A Jan. 24 Style article misstated the year in which Jimmy Carter helped broker a peace agreement between Egypt and Israel. It was in 1978.
Jimmy Carter's 'Peace' Mission To Brandeis
Wednesday, January 24, 2007
WALTHAM, Mass., Jan. 23 -- Former president Jimmy Carter flew north to Brandeis University to speak on Tuesday of his hurt at the personal attacks by some American Jews that followed publication of his latest book, "Palestine Peace Not Apartheid," which urges Israel to turn away from a policy of creating "Bantustans" on the West Bank.
"This is the first time that I've ever been called a liar and a bigot and an anti-Semite and a coward and a plagiarist." Carter paused and squinted at the audience. "This has hurt me."
At the same time, he acknowledged, with a flash of his trademark smile, that he did not simply stumble into the title of his new book. "I can see it would precipitate some harsh feelings. I chose that title knowing that it would be provocative."
Provocative mission accomplished.
Carter, who won the 2002 Nobel Peace Prize partly for brokering peace between Israel and Egypt in 1998, has a long history of involvement in the Middle East. But the former president has encountered much criticism since the publication of his latest book, in which his frustration with the current Israeli policy in the West Bank is palpable. In particular, he has attracted much anger for his use of the word "apartheid," redolent as it is of South Africa's policy of state-sanctioned racism.
Fourteen members of the board of the Carter Center at Emory University in Atlanta recently resigned in protest, and several expressed particular disappointment with the use of the word "apartheid."
Carter did not step back from the word Tuesday. He noted that he and his successors, notably Bill Clinton, have tried and failed to nudge the Palestinians and Israelis toward a lasting peace. The last six years, he said, have been marked by failure on all sides. The administration of George W. Bush all but abandoned such efforts, putting the onus on the Palestinians to turn their back on PLO leaders and now the fundamentalist Islamic Hamas leadership. And the Israelis, too, have all but abandoned negotiation, he said, turning instead to the building of walls.
Carter spoke of Israeli's decision to build barriers and set aside certain highways for Israelis only as creating a "spider web" that constricts and divides historic Arab lands. The West Bank, he said, has become a place of "Bantustans, isolated cantons," referring to the territories created for black South Africans under apartheid. He noted that many liberal Israelis, from newspaper journalists to professors to peace activists, also refer to Israeli policy on the West Bank as apartheid, albeit a policy grounded not in racism but in a religion-based desire to control land.
Israelis "have all used and explained the word 'apartheid' in much harsher words than mine," Carter said.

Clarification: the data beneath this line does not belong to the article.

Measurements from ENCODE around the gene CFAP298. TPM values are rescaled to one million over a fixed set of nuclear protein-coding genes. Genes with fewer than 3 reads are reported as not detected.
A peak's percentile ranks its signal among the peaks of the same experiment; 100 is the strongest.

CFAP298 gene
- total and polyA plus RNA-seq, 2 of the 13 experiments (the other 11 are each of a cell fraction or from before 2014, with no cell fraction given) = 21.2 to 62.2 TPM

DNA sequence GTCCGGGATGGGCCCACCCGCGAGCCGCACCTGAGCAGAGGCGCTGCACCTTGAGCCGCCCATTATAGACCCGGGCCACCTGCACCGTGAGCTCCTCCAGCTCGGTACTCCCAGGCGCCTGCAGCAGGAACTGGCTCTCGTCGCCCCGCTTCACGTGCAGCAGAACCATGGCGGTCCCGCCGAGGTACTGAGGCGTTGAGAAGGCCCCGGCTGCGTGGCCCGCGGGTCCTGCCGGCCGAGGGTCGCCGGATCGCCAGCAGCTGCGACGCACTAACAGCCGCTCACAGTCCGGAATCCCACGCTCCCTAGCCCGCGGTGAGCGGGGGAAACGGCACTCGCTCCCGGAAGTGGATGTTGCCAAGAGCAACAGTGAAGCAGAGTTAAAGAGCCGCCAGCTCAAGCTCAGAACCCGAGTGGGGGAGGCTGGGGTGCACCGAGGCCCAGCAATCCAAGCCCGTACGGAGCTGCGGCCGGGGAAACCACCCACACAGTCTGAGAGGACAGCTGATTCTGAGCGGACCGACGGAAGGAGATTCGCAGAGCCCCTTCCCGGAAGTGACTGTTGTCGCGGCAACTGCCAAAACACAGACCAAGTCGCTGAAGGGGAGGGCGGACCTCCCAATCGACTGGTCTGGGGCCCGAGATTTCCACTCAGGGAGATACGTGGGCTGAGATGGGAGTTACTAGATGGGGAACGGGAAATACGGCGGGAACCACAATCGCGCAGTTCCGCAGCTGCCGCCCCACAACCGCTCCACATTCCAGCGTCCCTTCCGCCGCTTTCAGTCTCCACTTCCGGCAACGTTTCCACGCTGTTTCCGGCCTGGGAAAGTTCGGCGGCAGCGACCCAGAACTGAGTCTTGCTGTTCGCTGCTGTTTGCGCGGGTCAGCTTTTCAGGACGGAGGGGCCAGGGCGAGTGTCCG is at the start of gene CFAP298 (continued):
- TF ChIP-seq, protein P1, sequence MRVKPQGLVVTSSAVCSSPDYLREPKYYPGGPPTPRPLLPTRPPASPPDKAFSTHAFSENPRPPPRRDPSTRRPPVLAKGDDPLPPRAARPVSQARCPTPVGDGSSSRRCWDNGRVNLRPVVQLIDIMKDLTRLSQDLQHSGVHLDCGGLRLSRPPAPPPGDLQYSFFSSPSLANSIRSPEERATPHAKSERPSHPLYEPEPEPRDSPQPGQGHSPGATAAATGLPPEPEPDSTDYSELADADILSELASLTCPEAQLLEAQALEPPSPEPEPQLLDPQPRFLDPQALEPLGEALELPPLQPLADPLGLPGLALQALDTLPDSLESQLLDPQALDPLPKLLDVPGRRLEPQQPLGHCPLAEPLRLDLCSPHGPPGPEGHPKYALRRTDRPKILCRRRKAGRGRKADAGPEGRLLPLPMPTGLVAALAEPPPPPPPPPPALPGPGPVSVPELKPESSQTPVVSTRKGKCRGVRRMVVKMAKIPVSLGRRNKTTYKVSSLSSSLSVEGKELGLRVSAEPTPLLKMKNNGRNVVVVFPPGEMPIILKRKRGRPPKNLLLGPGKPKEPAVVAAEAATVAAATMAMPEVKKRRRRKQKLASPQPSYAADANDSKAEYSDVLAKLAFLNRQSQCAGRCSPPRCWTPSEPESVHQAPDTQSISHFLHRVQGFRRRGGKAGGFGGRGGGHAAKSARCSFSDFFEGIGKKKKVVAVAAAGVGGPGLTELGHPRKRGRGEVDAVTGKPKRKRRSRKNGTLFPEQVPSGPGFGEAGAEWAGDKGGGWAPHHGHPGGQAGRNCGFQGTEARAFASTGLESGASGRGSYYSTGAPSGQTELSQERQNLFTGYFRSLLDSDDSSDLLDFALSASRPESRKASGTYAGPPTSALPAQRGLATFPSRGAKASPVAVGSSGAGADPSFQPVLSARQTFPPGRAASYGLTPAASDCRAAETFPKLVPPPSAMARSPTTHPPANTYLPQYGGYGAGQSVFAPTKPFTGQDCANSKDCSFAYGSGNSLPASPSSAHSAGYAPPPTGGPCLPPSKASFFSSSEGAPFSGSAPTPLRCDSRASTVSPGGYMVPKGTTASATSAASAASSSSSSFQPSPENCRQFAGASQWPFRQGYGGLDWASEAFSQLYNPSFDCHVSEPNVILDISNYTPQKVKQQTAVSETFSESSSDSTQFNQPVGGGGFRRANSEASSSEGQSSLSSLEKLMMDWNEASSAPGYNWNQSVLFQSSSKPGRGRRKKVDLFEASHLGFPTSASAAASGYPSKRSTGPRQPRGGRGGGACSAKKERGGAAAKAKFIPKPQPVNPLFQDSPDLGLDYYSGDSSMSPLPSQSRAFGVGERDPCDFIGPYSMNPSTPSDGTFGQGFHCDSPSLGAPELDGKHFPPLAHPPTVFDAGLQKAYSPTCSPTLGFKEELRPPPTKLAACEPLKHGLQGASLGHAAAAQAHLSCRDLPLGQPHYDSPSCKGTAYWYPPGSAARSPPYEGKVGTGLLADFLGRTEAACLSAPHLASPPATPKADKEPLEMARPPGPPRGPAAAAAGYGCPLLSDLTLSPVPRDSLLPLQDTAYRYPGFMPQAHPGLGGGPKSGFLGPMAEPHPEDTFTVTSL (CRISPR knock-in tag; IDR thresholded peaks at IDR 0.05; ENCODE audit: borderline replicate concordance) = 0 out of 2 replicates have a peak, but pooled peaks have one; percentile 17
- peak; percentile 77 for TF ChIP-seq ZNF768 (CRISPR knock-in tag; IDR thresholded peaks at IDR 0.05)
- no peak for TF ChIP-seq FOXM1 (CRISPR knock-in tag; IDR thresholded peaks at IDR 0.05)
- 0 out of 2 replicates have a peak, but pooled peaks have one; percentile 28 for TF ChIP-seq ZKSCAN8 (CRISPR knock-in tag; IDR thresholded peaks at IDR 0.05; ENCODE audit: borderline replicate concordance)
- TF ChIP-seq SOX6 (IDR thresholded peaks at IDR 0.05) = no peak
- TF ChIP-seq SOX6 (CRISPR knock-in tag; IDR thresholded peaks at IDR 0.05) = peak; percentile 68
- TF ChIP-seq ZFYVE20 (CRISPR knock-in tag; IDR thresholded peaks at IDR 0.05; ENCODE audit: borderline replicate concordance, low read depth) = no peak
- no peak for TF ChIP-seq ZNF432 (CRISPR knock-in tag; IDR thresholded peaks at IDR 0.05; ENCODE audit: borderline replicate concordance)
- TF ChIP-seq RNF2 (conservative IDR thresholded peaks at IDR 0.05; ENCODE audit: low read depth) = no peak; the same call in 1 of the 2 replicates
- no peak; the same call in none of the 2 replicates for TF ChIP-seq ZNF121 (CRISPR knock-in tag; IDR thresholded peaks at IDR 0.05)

The Israeli government and others have defended the barriers as a successful tool to prevent suicide bombings against civilians. Fatalities from such bombings have fallen by 90 percent since the construction of the barriers, according to government officials.
Carter referred several times to the fact that his arguments might stir anger in a largely Jewish audience. But the former president received a mostly polite reception at Brandeis, a nonsectarian college founded by Jews where 50 percent of the students are Jewish. Students and faculty gave him a standing ovation at the beginning and end of his talk. But in between he received a number of tough questions. As a moderator noted, "There are not too many matzoh balls coming your way."
In particular, some students challenged Carter on a sentence that has brought him much grief. On Page 213 of his book, Carter wrote: "It is imperative that the general Arab community and all significant Palestinian groups make it clear that they will end the suicide bombings and other acts of terrorism when international laws and the ultimate goals of the Roadmap for Peace are accepted by Israel."
This sentence, the students noted, suggests that suicide bombings are a tactic of war, to be suspended only when peace is achieved. Carter agreed -- and apologized -- and said this sentence was a great mistake on his part.
"The sentence was worded in an absolutely improper and stupid way," Carter said. "I apologize to you and to everyone here . . . it was a mistake on my part."
He added that Palestinians who embrace terrorism draw no support from him. Calls for the destruction of Israel, he said, "are completely obnoxious to me. I would have no brief for them and no sympathy for them."
But Carter insisted that one botched line in his book should not drain his larger argument of its power. He urged Brandeis to send a delegation of students and professors to the West Bank and to report back on their findings. "You decide if I was accurate," he said, leaving little doubt as to what he thought they would find.
It was an argument that left more than a few students shaking their heads afterward. They said Carter is not quite so rare a voice on college campuses as he might imagine. They said they were familiar with his arguments and acknowledge some of the criticisms of Israel.
Yuval Brokman, a 20-year-old junior majoring in Islamic and Middle Eastern studies, said, "He underestimates how hard it is for Israel to live in that part of the world. It's ridiculous to think that they have a choice. The Palestinian people have been oppressed more by their own leaders."